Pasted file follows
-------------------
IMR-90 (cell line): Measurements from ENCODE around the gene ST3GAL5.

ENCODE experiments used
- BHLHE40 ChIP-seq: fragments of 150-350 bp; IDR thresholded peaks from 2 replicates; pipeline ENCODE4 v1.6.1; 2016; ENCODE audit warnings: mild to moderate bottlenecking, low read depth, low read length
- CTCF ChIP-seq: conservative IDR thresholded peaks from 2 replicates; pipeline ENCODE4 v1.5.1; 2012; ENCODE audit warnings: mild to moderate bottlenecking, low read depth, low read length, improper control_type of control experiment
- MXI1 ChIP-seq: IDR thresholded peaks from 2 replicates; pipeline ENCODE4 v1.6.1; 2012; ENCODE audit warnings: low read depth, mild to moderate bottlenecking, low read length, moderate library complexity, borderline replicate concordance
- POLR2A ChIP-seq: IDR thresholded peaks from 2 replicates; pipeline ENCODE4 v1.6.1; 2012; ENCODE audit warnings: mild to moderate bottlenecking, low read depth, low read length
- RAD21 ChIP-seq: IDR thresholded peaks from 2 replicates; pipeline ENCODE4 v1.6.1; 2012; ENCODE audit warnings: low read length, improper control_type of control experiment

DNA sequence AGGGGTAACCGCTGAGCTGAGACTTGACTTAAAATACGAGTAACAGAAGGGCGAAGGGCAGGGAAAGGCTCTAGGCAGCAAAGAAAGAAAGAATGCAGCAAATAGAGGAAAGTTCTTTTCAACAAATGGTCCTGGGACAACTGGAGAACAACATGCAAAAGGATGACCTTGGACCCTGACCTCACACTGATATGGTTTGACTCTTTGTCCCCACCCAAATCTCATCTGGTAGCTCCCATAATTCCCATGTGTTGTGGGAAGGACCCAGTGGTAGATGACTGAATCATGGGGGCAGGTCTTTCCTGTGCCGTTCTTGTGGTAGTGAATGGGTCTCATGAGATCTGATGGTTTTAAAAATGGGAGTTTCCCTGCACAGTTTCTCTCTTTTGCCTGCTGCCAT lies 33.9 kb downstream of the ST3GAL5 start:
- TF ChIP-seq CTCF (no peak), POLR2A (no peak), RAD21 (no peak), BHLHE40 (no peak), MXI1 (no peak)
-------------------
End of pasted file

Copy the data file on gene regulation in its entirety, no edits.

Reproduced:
IMR-90 (cell line): Measurements from ENCODE around the gene ST3GAL5.

ENCODE experiments used
- BHLHE40 ChIP-seq: fragments of 150-350 bp; IDR thresholded peaks from 2 replicates; pipeline ENCODE4 v1.6.1; 2016; ENCODE audit warnings: mild to moderate bottlenecking, low read depth, low read length
- CTCF ChIP-seq: conservative IDR thresholded peaks from 2 replicates; pipeline ENCODE4 v1.5.1; 2012; ENCODE audit warnings: mild to moderate bottlenecking, low read depth, low read length, improper control_type of control experiment
- MXI1 ChIP-seq: IDR thresholded peaks from 2 replicates; pipeline ENCODE4 v1.6.1; 2012; ENCODE audit warnings: low read depth, mild to moderate bottlenecking, low read length, moderate library complexity, borderline replicate concordance
- POLR2A ChIP-seq: IDR thresholded peaks from 2 replicates; pipeline ENCODE4 v1.6.1; 2012; ENCODE audit warnings: mild to moderate bottlenecking, low read depth, low read length
- RAD21 ChIP-seq: IDR thresholded peaks from 2 replicates; pipeline ENCODE4 v1.6.1; 2012; ENCODE audit warnings: low read length, improper control_type of control experiment

DNA sequence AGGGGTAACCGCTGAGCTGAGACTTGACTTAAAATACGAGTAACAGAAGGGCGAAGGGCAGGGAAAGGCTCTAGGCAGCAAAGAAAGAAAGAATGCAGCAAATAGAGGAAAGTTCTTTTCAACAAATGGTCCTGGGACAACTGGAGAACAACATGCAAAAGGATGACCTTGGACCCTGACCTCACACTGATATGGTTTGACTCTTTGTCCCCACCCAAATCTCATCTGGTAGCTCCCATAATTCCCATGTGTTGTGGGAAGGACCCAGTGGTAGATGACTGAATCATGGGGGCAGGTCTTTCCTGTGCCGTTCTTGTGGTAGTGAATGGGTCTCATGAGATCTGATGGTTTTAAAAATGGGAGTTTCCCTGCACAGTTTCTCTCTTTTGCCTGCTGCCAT lies 33.9 kb downstream of the ST3GAL5 start:
- TF ChIP-seq CTCF (no peak), POLR2A (no peak), RAD21 (no peak), BHLHE40 (no peak), MXI1 (no peak)